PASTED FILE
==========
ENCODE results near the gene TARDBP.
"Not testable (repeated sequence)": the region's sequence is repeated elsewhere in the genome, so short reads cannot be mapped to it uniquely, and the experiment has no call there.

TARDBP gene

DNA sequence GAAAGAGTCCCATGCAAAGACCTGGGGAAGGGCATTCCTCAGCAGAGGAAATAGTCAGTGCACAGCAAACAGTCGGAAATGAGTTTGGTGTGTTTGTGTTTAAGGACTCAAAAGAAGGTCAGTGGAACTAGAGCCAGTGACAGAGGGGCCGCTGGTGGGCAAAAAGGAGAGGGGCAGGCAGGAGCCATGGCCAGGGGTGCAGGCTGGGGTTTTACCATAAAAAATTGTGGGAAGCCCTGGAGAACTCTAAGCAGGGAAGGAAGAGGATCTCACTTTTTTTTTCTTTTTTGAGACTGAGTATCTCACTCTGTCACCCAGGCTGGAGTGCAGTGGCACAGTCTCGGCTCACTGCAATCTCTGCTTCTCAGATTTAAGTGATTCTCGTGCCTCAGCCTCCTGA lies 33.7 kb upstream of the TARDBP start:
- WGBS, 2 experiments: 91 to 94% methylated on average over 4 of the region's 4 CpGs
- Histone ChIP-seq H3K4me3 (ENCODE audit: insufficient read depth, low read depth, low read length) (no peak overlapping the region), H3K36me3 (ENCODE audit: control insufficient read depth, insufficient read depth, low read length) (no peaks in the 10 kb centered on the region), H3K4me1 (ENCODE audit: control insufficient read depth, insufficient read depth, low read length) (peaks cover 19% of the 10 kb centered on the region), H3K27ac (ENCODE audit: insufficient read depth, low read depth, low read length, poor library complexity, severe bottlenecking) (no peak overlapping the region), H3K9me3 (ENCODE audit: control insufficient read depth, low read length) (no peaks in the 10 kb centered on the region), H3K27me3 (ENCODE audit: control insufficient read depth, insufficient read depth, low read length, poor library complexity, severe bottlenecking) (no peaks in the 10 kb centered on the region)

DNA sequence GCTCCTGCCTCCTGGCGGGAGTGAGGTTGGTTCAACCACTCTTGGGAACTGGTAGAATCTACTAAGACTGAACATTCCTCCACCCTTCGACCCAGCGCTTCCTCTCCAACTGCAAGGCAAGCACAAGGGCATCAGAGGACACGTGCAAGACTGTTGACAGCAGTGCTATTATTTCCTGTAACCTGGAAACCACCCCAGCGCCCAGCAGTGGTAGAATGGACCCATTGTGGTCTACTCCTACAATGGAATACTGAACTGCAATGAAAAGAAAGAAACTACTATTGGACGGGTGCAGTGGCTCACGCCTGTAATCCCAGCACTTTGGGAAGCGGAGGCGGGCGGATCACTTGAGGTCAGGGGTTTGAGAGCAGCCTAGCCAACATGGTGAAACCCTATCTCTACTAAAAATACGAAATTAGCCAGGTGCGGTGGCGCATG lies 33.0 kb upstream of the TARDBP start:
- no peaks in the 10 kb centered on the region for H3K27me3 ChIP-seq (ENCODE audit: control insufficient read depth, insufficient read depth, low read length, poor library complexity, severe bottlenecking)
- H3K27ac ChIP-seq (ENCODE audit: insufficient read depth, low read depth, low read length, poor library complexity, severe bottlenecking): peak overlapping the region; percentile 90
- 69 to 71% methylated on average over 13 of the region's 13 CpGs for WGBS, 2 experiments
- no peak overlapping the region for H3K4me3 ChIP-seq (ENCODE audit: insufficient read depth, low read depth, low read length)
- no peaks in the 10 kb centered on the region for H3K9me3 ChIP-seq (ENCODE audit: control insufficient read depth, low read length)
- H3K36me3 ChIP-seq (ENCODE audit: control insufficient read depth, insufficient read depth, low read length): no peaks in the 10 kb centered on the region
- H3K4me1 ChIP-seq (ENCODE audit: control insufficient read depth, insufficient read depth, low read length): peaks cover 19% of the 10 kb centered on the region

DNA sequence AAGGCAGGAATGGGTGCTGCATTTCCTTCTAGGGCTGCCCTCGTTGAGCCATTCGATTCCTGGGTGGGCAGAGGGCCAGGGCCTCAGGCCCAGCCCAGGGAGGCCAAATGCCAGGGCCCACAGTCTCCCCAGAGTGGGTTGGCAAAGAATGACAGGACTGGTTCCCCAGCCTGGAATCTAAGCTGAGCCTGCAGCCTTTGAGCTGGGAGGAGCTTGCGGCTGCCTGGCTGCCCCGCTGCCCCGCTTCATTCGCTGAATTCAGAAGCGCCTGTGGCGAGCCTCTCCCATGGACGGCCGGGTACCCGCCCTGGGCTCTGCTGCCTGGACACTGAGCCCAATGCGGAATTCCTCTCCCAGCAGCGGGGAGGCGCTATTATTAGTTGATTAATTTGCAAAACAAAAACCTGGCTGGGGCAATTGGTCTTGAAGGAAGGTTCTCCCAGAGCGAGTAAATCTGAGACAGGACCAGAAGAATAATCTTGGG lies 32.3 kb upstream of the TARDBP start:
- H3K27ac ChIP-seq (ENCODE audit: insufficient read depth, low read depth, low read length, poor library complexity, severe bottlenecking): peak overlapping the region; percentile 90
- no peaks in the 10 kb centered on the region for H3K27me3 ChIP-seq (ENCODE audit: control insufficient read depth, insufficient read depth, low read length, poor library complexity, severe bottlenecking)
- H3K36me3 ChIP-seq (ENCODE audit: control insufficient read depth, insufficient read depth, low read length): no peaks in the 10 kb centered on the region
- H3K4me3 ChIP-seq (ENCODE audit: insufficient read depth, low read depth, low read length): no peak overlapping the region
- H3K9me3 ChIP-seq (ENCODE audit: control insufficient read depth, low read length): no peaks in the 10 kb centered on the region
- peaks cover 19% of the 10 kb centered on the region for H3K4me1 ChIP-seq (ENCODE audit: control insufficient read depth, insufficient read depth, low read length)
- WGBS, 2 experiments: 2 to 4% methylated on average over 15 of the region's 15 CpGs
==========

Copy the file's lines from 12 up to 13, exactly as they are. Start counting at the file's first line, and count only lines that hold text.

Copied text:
- no peaks in the 10 kb centered on the region for H3K9me3 ChIP-seq (ENCODE audit: control insufficient read depth, low read length)
- H3K36me3 ChIP-seq (ENCODE audit: control insufficient read depth, insufficient read depth, low read length): no peaks in the 10 kb centered on the region